Adtech and TV are the new double act
Adtech has failed to deliver for broadcasters over the past five years, but there are signs that there’s a better understanding and change on its way says Jana Eisenstein, Videology, general manager, EMEA.
In recent years, adtech has looked longingly at TV’s ad dollars, pounds and euros. But its efforts to acquire even a small portion of that wonderful pot of gold have consistently failed.
They’ve failed because generally they’ve tried to layer a display model onto the very different business of television sales. They’ve failed because they started the conversation with the idea that broadcasters were merely a road bump on the way to disruption and this created another disincentive for broadcasters to participate.
Jana Eisenstein, Videology, managing director, EMEA, says cross-platform measurement will be crucial to addressable TV's future
Their RTB-based approaches have not only failed to convince broadcasters that they really want to make much effort to explore the programmatic future but they’ve also left the demand side feeling that scale without quality wasn’t where they wanted their brands to be.
Not just that, but those using the RTB exchanges on both sides have encountered significant flaws starting with poor viewability and fraud and ending with high levels of drop off that hit publisher revenue.
So now it’s time to revisit the potential for adtech to help telly, wherever and whenever its watched. We need to create solutions that not only attract engaged views for brands but also deliver strong returns for the companies that are investing in this content. This is done by applying the benefits of data based targeting across all viewing platforms.
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After five years of chaos and dissatisfaction we need to get this right. Over that time our viewing patterns have changed dramatically. TV viewing is still best viewed as a many-layered onion, with linear TV at its heart and the outer rings representing time-shifted viewing via the PVR, video-on-demand and IPTV are getting bigger. And they won’t go away.
Broadcasters know that video revenues are no longer simply nice to have but are an essential part of their business. Having resisted RTB's race to the bottom, they need the tools to make this work for them.
Some have already found solutions. According to IHS, online TV revenues grew by 23% year on year in nominal terms, to reach £976m.
Brands too need to take advantage of the incremental opportunity that all these new forms of viewing offer, optimizing across channels and for viewability and leveraging the benefits of addressability through data.
Programmatic gives both sides the tools to manage the incredibly complex process of multi-platform distribution but they also need to change to ensure everyone gets the most out of this opportunity.
Consolidated sales and buying points across all devices ensure that brands and agencies consider the power of each layer of the total TV onion, with linear TV as the base from which they build their schedules. Buying teams need to move beyond digital as simply pre-roll and embrace platforms such as mobile and live streams of gaming as part of the mix, all connected by data which allows advertisers to reach their target audiences in a consistent and optimized manner.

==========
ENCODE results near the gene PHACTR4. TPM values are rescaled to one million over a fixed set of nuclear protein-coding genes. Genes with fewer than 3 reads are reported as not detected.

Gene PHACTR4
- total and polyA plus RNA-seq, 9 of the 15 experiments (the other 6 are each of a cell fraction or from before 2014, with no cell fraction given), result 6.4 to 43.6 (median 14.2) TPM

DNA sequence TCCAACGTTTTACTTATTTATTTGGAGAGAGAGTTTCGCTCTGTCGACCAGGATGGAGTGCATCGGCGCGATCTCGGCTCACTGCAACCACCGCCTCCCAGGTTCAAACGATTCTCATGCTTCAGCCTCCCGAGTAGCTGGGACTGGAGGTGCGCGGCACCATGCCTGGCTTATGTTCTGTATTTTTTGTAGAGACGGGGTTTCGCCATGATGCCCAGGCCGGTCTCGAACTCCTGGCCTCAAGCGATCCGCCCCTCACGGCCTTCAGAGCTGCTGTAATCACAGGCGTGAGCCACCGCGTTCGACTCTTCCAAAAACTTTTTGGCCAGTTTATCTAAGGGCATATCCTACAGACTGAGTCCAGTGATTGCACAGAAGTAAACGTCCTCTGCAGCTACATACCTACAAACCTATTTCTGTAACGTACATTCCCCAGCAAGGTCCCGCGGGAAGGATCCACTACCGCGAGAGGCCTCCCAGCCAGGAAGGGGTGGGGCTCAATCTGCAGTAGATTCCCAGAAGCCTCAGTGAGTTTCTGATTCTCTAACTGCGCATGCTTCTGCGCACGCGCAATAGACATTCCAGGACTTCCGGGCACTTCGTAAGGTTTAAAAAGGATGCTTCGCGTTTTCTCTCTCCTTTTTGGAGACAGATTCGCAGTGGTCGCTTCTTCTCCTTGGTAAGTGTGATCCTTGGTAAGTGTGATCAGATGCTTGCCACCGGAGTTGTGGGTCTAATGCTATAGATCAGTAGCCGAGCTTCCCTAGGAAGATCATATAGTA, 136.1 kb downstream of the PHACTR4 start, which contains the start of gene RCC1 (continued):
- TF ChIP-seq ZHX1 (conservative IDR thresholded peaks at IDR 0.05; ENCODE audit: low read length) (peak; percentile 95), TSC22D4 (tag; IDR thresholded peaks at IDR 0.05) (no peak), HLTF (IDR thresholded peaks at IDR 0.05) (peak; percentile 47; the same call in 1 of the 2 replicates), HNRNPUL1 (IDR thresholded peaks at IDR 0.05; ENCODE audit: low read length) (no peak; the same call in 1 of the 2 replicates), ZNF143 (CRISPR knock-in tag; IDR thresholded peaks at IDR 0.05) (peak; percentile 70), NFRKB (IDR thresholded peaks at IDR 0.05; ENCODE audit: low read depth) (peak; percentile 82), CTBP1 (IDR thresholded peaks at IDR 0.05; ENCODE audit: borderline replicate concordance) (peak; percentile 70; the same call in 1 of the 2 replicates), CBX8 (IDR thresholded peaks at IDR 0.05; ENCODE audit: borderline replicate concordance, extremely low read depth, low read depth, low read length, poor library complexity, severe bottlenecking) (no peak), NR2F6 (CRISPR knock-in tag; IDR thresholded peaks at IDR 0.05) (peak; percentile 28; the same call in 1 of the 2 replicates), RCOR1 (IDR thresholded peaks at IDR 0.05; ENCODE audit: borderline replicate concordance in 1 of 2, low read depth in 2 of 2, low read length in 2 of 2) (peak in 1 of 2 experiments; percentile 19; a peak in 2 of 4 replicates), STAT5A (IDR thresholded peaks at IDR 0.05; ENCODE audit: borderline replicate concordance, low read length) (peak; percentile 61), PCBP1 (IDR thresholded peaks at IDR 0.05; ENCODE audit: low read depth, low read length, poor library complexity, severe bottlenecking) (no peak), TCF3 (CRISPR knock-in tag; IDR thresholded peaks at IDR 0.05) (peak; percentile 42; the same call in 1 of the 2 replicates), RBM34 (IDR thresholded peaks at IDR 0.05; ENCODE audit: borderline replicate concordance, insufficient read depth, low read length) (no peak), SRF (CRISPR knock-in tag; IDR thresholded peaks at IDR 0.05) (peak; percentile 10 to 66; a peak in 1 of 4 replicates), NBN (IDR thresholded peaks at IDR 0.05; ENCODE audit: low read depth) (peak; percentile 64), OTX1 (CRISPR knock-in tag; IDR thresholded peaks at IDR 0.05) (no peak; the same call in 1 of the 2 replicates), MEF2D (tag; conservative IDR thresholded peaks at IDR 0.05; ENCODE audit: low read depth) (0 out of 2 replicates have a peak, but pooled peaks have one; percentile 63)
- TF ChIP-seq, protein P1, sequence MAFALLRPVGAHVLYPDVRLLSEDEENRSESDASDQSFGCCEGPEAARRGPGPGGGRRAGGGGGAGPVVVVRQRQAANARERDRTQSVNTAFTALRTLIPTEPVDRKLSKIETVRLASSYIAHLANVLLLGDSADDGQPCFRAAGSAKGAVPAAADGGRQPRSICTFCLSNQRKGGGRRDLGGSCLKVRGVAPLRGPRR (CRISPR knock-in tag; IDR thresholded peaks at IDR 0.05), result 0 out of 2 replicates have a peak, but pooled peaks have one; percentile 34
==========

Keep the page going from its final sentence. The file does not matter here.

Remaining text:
It is already possible to schedule and deliver audience optimization and improved campaign management across video and linear TV.
Brands need to be reassured that digital can now not just deliver extended reach at scale but also prove its own ROI. The work to build a common measurement and audience verification system has started in the US with Nielsen/comScore but the UK still needs that transparency. A key element to brand confidence will be to have cross-platform accountability and common measurement standards, this means that all players, including Google and Facebook, open up and allow third party verification.
The second element of reassurance is that we need to prove the value of video-on-demand to advertisers. Given that such campaigns can cost more than a traditional linear campaign, due to factors such as data cost, headcount to service and intermediaries, proving the incremental value is vital.
Studies like our own Gain Theory work prove this incremental value. The increased ROI from video when used in conjunction with linear TV is 1.27x on average, furthermore, that optimal ROI is achieved when video represents on average 12.8% of total AV budget. These are some initial data points, there is still more work to do in terms of understanding how different ads might have a different impact at different moments and on different screens.
All this work is increasingly important because the heart of the onion is about to open up. Players like C4 are working on their data offering, Sky, BT and Virgin along with many other broadcasters in Europe are working hard to develop addressable TV advertising solutions.
We predict that in 2017 we’ll see piloting and launching of ad tech stacks by broadcasters to check that this new technology can bring them the solutions they require and 2018 will be the year when real scale emerges in the true cross platform targeting of video advertising across the ecosystem.
This is a huge opportunity to further evolve what is already a great advertising medium, as viewers engage not just in today’s must watch live linear shows but also with content across all digital platforms. By harnessing the benefits of digital targeting TV will become stronger.
But we can only do that if we work with TV not against it.
Jana Eisenstein, Videology, managing director, EMEA